Even if your tax rate never changes, your taxes will never remain the same. Many life events can affect your taxes, not to mention legislative changes that can raise or reduce your tax bill. The following are 10 events in your life that can have a big impact on how much you owe in taxes.
1. Getting Married
Getting married can result in significant changes to your taxes — usually for the better. You will need to change your tax filing status when you get married, and you can claim a new tax exemption. You can also adjust your payroll withholding with your employer.
2. Getting Divorced
There are several ways in which divorce can affect your taxes. In addition to losing the tax exemption and filing status that comes with marriage, alimony and child support may also be involved. If you have children, only one spouse can claim the children as dependents — usually the custodial parent. If you have joint custody, make sure you and your former spouse have an agreement when it comes to claiming your dependents.
3. Having Children
Having a child likely means a lower tax bill. Gaining a dependent means you can qualify for a larger Earned Income Credit along with the Child and Dependent Care Credit, the Child Tax Credit, tax deductions, and potentially the Adoption Tax Credit.
4. Paying for College
Getting a degree doesn’t just increase your earnings potential, it can also reduce your tax bill while you’re still in school. Two important education tax credits, the American Opportunity and Lifetime Learning Credits, can result in a large refund. You can also take deductions for tuition and student loan interest. Some forms of income you can receive as a student, such as educational assistance and scholarships, are tax-free. If you contributed to a college savings plan, qualified distributions for college are not taxed.
5. Buying a House
Homeowners enjoy a range of tax benefits. The interest you pay on your mortgage is tax deductible if you itemize your deduction. You may also qualify for other deductions like a home office and energy-efficient home improvements.
6. Getting a Job
Having a job comes with numerous tax benefits. As a worker, you may qualify for the Earned Income Credit. Depending on your field, you can qualify to deduct certain work-related expenses if you itemize your taxes. Employees can also qualify for tax benefits in the form of retirement accounts. Getting a new job comes with its own unique perks if you had to relocate at least 50 miles, in which case you can deduct your moving expenses.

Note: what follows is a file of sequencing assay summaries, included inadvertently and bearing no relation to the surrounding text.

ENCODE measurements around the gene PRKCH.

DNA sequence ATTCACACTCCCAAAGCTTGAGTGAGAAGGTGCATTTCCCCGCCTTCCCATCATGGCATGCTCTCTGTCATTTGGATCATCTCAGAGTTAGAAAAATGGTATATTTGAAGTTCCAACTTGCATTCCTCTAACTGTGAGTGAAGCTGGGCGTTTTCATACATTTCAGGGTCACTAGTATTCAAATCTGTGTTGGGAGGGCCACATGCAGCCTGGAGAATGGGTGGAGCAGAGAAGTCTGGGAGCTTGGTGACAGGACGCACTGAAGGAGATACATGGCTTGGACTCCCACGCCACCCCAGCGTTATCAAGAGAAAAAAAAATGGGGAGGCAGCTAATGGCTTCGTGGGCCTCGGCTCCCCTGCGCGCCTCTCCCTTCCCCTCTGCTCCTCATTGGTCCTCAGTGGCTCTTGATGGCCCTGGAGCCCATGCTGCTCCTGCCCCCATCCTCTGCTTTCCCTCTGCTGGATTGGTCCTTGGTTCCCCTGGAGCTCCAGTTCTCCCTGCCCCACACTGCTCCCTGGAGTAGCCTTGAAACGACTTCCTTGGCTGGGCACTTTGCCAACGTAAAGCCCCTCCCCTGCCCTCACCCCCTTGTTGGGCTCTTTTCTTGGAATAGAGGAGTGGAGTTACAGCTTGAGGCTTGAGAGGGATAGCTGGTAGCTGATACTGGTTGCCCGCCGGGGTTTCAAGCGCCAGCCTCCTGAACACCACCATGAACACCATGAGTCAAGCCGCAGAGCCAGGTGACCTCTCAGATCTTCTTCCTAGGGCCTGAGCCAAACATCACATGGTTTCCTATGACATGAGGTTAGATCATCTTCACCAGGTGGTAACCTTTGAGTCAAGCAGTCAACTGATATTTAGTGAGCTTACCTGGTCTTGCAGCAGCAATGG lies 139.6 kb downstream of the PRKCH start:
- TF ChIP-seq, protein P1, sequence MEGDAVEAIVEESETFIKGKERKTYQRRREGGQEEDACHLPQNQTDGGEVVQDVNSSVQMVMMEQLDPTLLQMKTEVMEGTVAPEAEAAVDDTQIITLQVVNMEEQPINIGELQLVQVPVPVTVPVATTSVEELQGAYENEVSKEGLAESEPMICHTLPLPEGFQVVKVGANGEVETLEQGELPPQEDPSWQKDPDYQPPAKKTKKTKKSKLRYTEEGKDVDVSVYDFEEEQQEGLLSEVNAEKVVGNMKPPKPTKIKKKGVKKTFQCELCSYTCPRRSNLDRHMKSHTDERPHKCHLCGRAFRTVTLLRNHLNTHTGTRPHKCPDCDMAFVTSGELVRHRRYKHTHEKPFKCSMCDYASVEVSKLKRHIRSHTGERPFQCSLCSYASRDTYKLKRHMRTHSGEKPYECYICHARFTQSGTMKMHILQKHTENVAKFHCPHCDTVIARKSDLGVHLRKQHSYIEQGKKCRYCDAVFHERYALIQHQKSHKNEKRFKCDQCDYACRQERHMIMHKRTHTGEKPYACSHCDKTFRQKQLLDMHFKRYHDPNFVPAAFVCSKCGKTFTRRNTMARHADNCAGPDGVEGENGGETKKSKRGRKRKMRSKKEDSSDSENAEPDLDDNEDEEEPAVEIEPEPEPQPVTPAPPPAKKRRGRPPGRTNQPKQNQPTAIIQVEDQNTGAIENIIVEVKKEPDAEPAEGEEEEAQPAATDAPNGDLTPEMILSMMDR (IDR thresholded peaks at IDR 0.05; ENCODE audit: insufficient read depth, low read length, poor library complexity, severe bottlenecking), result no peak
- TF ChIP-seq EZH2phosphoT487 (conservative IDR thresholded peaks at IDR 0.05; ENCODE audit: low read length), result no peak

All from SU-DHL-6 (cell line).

You may or may not be taxed on your income once you retire. Social Security income is only taxed if you receive income from another source and you have income exceeding a certain threshold. Retirement plan income can be taxed, depending on your situation.
8. Taking Care of Elderly Parents
As the Baby Boomer population ages, many adult children are finding themselves the caregivers for their elderly parents. Adult children can claim parents as dependents if the parents’ gross income is below a certain threshold and the child provides at least half of the parents’ support. Even a parent’s medical expenses can be deductible if they exceed 10 percent of your adjusted gross income.
9. Buying Health Insurance
If you purchase health coverage through the Marketplace, you must report changes that can affect your eligibility for the Premium Tax Credit, such as a change in household size, divorce or marriage, or starting a job with health insurance benefits. Failing to maintain health coverage can result in a tax penalty as well.
10. Death of a Spouse
The year a spouse dies, a surviving spouse can file as married filing jointly or separately. For up to two years afterward, a surviving spouse can also file as a qualifying widow or widower if there are dependent children or stepchildren. After that point, a surviving spouse is a single filer or head of household with tax ramifications. In most cases, the deceased spouse’s assets can pass to the surviving spouse without taxation, but taxes must be paid on the deceased spouse’s retirement account distributions.
If you’ve experienced a life change, use the VTax mobile app and learn what you can expect when it’s time to file.
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